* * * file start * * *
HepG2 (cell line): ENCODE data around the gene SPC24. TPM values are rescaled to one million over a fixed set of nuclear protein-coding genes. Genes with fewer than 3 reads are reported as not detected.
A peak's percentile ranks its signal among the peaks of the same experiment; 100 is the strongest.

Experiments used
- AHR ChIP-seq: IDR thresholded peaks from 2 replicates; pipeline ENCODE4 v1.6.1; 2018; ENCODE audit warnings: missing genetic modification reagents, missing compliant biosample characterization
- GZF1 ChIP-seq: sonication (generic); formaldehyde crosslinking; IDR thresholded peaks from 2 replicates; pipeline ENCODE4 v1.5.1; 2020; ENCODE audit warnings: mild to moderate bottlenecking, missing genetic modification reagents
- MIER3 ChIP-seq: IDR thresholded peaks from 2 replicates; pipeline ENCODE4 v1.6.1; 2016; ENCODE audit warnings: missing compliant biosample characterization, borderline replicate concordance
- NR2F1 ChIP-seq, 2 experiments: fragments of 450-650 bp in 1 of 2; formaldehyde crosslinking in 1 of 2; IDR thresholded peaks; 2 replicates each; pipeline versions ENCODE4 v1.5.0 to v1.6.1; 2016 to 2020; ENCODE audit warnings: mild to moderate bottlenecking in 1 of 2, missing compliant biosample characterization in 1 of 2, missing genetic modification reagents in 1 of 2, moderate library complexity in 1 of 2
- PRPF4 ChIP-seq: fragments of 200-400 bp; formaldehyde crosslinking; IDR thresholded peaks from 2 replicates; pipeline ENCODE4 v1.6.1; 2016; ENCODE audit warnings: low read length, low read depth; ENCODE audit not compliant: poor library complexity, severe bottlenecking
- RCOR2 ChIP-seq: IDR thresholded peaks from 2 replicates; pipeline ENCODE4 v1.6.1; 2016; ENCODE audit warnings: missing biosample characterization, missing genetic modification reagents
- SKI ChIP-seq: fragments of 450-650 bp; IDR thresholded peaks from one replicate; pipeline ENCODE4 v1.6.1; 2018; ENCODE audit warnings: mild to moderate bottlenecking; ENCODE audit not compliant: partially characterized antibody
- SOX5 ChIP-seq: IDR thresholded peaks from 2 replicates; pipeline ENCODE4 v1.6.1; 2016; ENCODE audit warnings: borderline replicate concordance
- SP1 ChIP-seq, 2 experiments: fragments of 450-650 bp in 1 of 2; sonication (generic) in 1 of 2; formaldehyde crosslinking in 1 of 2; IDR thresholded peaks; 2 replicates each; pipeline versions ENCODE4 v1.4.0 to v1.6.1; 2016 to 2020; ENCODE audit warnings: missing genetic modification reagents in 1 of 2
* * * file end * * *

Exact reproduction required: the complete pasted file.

HepG2 (cell line): ENCODE data around the gene SPC24. TPM values are rescaled to one million over a fixed set of nuclear protein-coding genes. Genes with fewer than 3 reads are reported as not detected.
A peak's percentile ranks its signal among the peaks of the same experiment; 100 is the strongest.

Experiments used
- AHR ChIP-seq: IDR thresholded peaks from 2 replicates; pipeline ENCODE4 v1.6.1; 2018; ENCODE audit warnings: missing genetic modification reagents, missing compliant biosample characterization
- GZF1 ChIP-seq: sonication (generic); formaldehyde crosslinking; IDR thresholded peaks from 2 replicates; pipeline ENCODE4 v1.5.1; 2020; ENCODE audit warnings: mild to moderate bottlenecking, missing genetic modification reagents
- MIER3 ChIP-seq: IDR thresholded peaks from 2 replicates; pipeline ENCODE4 v1.6.1; 2016; ENCODE audit warnings: missing compliant biosample characterization, borderline replicate concordance
- NR2F1 ChIP-seq, 2 experiments: fragments of 450-650 bp in 1 of 2; formaldehyde crosslinking in 1 of 2; IDR thresholded peaks; 2 replicates each; pipeline versions ENCODE4 v1.5.0 to v1.6.1; 2016 to 2020; ENCODE audit warnings: mild to moderate bottlenecking in 1 of 2, missing compliant biosample characterization in 1 of 2, missing genetic modification reagents in 1 of 2, moderate library complexity in 1 of 2
- PRPF4 ChIP-seq: fragments of 200-400 bp; formaldehyde crosslinking; IDR thresholded peaks from 2 replicates; pipeline ENCODE4 v1.6.1; 2016; ENCODE audit warnings: low read length, low read depth; ENCODE audit not compliant: poor library complexity, severe bottlenecking
- RCOR2 ChIP-seq: IDR thresholded peaks from 2 replicates; pipeline ENCODE4 v1.6.1; 2016; ENCODE audit warnings: missing biosample characterization, missing genetic modification reagents
- SKI ChIP-seq: fragments of 450-650 bp; IDR thresholded peaks from one replicate; pipeline ENCODE4 v1.6.1; 2018; ENCODE audit warnings: mild to moderate bottlenecking; ENCODE audit not compliant: partially characterized antibody
- SOX5 ChIP-seq: IDR thresholded peaks from 2 replicates; pipeline ENCODE4 v1.6.1; 2016; ENCODE audit warnings: borderline replicate concordance
- SP1 ChIP-seq, 2 experiments: fragments of 450-650 bp in 1 of 2; sonication (generic) in 1 of 2; formaldehyde crosslinking in 1 of 2; IDR thresholded peaks; 2 replicates each; pipeline versions ENCODE4 v1.4.0 to v1.6.1; 2016 to 2020; ENCODE audit warnings: missing genetic modification reagents in 1 of 2